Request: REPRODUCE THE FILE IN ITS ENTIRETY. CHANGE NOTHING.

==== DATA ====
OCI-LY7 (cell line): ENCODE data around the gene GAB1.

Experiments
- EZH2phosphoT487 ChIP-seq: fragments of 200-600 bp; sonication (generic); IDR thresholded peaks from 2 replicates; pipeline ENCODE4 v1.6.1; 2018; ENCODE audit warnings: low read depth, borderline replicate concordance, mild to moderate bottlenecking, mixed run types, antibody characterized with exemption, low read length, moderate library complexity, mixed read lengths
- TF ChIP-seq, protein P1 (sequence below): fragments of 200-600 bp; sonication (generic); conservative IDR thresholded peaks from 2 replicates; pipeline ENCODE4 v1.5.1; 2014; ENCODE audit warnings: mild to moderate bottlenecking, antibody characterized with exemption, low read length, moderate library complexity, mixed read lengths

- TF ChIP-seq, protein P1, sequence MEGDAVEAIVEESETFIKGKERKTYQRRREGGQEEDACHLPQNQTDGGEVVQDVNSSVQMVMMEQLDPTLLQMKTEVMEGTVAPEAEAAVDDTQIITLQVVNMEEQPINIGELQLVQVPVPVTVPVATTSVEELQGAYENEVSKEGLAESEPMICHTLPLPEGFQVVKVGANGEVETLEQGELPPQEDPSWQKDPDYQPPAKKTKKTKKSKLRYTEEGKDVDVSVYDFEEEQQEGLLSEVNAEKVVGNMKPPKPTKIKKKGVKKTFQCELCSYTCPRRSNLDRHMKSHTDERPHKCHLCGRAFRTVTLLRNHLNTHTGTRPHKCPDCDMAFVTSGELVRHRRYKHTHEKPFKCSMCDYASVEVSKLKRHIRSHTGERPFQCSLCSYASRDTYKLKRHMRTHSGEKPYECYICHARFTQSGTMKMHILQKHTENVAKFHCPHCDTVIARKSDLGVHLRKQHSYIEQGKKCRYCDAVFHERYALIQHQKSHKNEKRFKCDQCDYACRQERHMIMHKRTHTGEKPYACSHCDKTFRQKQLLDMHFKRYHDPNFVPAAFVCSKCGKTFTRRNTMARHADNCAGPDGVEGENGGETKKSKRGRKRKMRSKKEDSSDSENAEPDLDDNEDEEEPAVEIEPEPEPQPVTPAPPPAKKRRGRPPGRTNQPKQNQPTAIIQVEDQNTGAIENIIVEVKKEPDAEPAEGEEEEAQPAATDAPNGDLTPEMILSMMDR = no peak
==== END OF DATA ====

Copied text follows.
OCI-LY7 (cell line): ENCODE data around the gene GAB1.

Experiments
- EZH2phosphoT487 ChIP-seq: fragments of 200-600 bp; sonication (generic); IDR thresholded peaks from 2 replicates; pipeline ENCODE4 v1.6.1; 2018; ENCODE audit warnings: low read depth, borderline replicate concordance, mild to moderate bottlenecking, mixed run types, antibody characterized with exemption, low read length, moderate library complexity, mixed read lengths
- TF ChIP-seq, protein P1 (sequence below): fragments of 200-600 bp; sonication (generic); conservative IDR thresholded peaks from 2 replicates; pipeline ENCODE4 v1.5.1; 2014; ENCODE audit warnings: mild to moderate bottlenecking, antibody characterized with exemption, low read length, moderate library complexity, mixed read lengths

- TF ChIP-seq, protein P1, sequence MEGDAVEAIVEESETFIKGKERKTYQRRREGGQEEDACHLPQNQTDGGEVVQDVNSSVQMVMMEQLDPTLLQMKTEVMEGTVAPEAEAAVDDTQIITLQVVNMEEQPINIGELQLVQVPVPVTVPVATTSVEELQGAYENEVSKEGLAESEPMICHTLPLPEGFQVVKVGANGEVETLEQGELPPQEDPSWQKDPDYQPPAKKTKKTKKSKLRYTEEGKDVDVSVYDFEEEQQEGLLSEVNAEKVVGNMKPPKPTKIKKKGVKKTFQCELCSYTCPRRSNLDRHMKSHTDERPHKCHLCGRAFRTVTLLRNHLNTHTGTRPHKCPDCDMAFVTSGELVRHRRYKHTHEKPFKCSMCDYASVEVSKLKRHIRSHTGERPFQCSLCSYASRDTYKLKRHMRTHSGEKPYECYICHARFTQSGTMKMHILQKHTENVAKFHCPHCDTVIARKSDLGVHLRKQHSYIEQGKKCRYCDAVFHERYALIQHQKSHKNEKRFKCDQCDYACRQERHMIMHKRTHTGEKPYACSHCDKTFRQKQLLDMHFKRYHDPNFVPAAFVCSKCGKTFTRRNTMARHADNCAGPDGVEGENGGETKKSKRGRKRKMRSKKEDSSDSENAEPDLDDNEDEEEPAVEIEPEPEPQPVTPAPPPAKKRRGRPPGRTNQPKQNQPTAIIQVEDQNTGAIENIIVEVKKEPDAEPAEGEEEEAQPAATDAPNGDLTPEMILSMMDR = no peak